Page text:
LIMA — People sheltered at home in 2020 to try to feel safe in the midst of the coronavirus pandemic.
Instead, more people in the region found themselves sexually assaulted than in 2019, with a 20% increase in the number of sexual violence survivors served by Crime Victim Services, said Ryn Farmer, director of Day One of Crime Victim Services.
“There were a lot of families together in their home, so we saw some increases in people being assaulted by family members or close friends who were a part of their COVID bubble,” Farmer said.
That includes more assaults on children, Farmer said. Those increased numbers are despite numbers of reports falling in March, April, May and June, early in the pandemic.
That’s a grim reality to consider as the region marks Sexual Assault Awareness Month in April. It’s something to consider while looking at the Umbrella Project display at the Lima Mall, where survivors and their advocates painted umbrellas with messages to bring awareness and hope or to find tables with information about the resources available.
According to Rape, Abuse & Incest National Network, the statistics are startling: Every 73 seconds an American is sexually assaulted. An estimated one in four girls and one in six boys are the victims of an attempted sexual assault by the time they’re adults. In college, one in five women and one in 14 men are subjected to unwanted sexual assault. Among adults, one in six women and one in 33 men have been the victim. An estimated 90 percent of sexual assault cases go unreported to authorities.
“The problem is everyone’s business,” Lima Mayor David Berger said, reading from a proclamation marking Sexual Assault Awareness Month. “Let us end the silence and be reminded every day that we all have a chance to generate a revolution for the future of our community by bringing an end to sexual violence.”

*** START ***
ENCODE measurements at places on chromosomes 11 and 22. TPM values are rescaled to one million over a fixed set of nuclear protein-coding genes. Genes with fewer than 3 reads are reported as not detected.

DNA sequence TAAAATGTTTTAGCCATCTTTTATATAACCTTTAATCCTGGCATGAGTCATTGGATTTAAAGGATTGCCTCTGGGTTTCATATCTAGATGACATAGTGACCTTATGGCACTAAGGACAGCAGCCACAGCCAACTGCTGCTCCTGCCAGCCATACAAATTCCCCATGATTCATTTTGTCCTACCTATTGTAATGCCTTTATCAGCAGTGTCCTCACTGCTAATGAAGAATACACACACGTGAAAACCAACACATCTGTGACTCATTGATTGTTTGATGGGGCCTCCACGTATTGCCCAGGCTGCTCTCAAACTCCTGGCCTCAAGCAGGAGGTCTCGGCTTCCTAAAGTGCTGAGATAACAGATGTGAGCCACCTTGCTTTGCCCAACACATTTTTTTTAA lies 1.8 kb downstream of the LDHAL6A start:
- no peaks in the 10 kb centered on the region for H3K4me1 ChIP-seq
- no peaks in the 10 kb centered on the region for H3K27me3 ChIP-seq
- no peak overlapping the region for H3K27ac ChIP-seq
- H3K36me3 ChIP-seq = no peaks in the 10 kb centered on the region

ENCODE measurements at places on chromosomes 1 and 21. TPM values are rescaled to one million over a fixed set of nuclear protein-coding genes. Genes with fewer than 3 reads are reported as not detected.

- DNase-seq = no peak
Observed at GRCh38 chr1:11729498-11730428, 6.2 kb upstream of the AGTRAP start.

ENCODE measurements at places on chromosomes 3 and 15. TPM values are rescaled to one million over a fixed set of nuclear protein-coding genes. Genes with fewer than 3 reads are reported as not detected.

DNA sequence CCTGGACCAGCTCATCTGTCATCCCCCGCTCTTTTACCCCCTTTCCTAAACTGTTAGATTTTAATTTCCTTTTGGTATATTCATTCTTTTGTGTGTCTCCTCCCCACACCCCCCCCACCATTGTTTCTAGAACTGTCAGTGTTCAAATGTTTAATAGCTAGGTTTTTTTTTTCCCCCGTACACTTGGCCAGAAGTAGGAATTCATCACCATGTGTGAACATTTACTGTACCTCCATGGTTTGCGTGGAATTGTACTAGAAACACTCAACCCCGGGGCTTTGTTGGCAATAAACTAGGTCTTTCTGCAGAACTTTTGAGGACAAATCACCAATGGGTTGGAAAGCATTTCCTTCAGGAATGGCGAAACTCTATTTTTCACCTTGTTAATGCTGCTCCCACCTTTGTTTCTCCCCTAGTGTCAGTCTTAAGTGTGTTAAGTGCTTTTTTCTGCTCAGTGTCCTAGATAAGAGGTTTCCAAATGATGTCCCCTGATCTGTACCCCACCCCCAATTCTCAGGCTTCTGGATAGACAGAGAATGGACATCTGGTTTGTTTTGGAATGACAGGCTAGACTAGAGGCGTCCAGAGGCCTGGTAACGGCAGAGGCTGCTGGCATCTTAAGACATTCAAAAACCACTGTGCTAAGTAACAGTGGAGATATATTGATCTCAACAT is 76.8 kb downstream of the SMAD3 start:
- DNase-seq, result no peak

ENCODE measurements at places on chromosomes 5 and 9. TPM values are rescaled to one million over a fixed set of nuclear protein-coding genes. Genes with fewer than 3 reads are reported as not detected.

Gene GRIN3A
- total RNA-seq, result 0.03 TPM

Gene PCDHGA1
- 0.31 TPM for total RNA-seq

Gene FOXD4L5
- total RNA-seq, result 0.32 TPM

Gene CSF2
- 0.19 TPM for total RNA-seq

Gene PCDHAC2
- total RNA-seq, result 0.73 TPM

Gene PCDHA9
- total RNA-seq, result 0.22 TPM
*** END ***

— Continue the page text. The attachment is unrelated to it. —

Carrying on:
Farmer said victims who need help can call a 24-hour hotline, 877-867-7273, or visit CrimeVictimServices.org online. They can also visit the office at 330 N. Elizabeth St., Lima. The offices and local hospitals are safe and open. With adults, they won’t report your incident to police unless you’re ready.
“We’ll walk alongside them every step of the way, no matter what’s happened to them, no matter how long ago it happened,” Farmer said. “We work with them to figure out what types of solution and advocacy they need to best heal through the trauma of their situation.”
The organization will also mark “Denim Day” on April 28. It calls for people to wear denim as part of an international protest about a 1999 rape conviction. The Italian Supreme Court reversed the conviction “because the victim wore very, very tight jeans, she had to help him remove them, and by removing the jeans it was no longer rape but consensual sex,” according to DenimDayInfo.org.
People are asked to tag their photos with the hashtags #SAAM2021 #CVSUmbrellaProject and share them on Crime Victim Services’ social media pages.